Deputy Attorney General Rod Rosenstein just announced that a grand jury has indicted 12 Russian intelligence officers for hacking into the Democratic National Committee and Hillary Clinton's presidential campaign, and arranging for the release of internal communications for the purpose of influencing the outcome of the 2016 election.
Eleven of the 12 Russian operatives are charged with either hacking into or "spearphishing" (sending emails to trick people into providing passwords) the computer networks of Democratic Party officials; spying on network activity and collecting information; and creating fictional personas to spread the information and conceal that the source was actually Russian officials with military intelligence agency GRU. The veiled proxies included an organization named DCLeaks (which claimed to be Americans) and Guccifer 2.0, who claimed to be a single Romanian person. The hacking campaign dated back to March 2016, according to the indictment.
The 12th Russian operative (as well as one of the previous group of operatives) is charged with hacking into election-management systems on the state level, where that person is alleged to have stolen information about roughly 500,000 voters. Eleven of the 12 operatives are also charged with money laundering, as they are alleged to have used cryptocurrencies to fund their activities while concealing their connections to the Russian government; and with aggravated identity theft, for using peoples' names and passwords to commit fraud.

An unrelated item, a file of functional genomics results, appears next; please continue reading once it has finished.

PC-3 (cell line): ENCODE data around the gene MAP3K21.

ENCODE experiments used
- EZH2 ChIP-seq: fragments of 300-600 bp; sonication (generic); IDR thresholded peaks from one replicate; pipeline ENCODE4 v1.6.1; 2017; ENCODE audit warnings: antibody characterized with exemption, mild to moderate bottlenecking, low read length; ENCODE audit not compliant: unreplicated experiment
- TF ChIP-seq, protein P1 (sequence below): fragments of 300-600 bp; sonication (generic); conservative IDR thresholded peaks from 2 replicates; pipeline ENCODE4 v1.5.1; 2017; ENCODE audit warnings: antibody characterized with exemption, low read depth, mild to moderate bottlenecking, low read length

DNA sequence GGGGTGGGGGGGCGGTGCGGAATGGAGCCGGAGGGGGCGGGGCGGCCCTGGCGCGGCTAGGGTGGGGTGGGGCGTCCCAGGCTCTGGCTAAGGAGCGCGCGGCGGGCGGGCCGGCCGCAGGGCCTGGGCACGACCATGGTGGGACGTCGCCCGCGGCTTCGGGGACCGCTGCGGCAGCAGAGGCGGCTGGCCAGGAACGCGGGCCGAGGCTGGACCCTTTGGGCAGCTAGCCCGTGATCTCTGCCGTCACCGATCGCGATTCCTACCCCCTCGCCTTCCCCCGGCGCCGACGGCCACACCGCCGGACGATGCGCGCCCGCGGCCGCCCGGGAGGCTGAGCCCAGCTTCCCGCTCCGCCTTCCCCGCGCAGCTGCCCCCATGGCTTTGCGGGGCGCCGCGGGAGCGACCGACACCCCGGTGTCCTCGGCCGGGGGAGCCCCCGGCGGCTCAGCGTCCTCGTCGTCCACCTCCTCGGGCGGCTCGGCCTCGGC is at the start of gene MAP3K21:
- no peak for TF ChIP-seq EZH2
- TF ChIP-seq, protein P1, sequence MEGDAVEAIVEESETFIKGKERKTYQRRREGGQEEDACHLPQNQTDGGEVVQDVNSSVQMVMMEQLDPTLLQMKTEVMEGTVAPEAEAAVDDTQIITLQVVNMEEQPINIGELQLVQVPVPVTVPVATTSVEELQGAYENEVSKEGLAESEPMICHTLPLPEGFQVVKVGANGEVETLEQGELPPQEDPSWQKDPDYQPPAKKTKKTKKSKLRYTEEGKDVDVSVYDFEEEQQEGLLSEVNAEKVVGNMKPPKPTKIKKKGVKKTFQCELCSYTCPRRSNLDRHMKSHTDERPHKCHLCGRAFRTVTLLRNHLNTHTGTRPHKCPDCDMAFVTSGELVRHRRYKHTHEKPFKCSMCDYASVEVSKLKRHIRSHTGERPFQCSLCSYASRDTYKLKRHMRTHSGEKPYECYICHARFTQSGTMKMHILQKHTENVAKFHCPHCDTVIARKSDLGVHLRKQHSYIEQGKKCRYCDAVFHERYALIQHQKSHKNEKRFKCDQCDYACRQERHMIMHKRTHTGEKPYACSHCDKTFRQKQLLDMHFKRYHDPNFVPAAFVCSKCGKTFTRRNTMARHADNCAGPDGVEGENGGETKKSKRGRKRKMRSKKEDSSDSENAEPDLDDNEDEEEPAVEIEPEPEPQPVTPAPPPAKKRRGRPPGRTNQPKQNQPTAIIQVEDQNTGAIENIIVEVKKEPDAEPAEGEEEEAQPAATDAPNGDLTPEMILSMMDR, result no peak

Rosenstein took great pains to explain that, thus far, there are no allegations that any Americans knew they were communicating with Russian intelligence officers as they went around arranging the release of the internal Democratic Party records. There's also no allegation as yet that any attempts to meddle with the election systems affected the outcome of the presidential vote.
According to the indictment, Democratic Party organizations realized they had been hacked by May of 2016, and brought in a security company to purge the hackers. But the Russian operatives managed to remain in Democratic systems until October 2016.
To distribute the stolen emails, the Russian operative created a fictitious group named DCLeaks, claiming it was made up of U.S. "hacktivists." They made up fictitious people and a Facebook page to promote the leaks online. The computer that operated the Twitter account for DCLeaks was the same computer used for some of the fake social media campaigns intended to stir up protests in the U.S.
In the summer and fall of 2016, the operatives invented Guccifer 2.0 and used "him" to release additional stolen documents through WordPress. The indictment notes that a candidate for Congress actually requested that Guccifer send him or her stolen documents related to his or her opponent, and that Guccifer complied. (The candidate is not named.) The Russians also sent stolen Democratic Party data to a "then-registered state lobbyist and online source of political news." They also sent stolen documents about the Black Lives Matter movement to a journalist (both the state lobbyist and journalist are unnamed). Guccifer also passed along files to an unnamed "Organization 1," which were then released just prior to the start of the 2016 Democratic National Convention. This seems like an obvious reference to WikiLeaks, but the organization is not named.
The entire indictment can be read here, and it is an outcome of Special Counsel Robert Mueller's investigation of election meddling. President Donald Trump is scheduled to meet with Russian President Vladimir Putin on Monday. People are already anxious about what could happen there. This certainly isn't going to calm anybody down.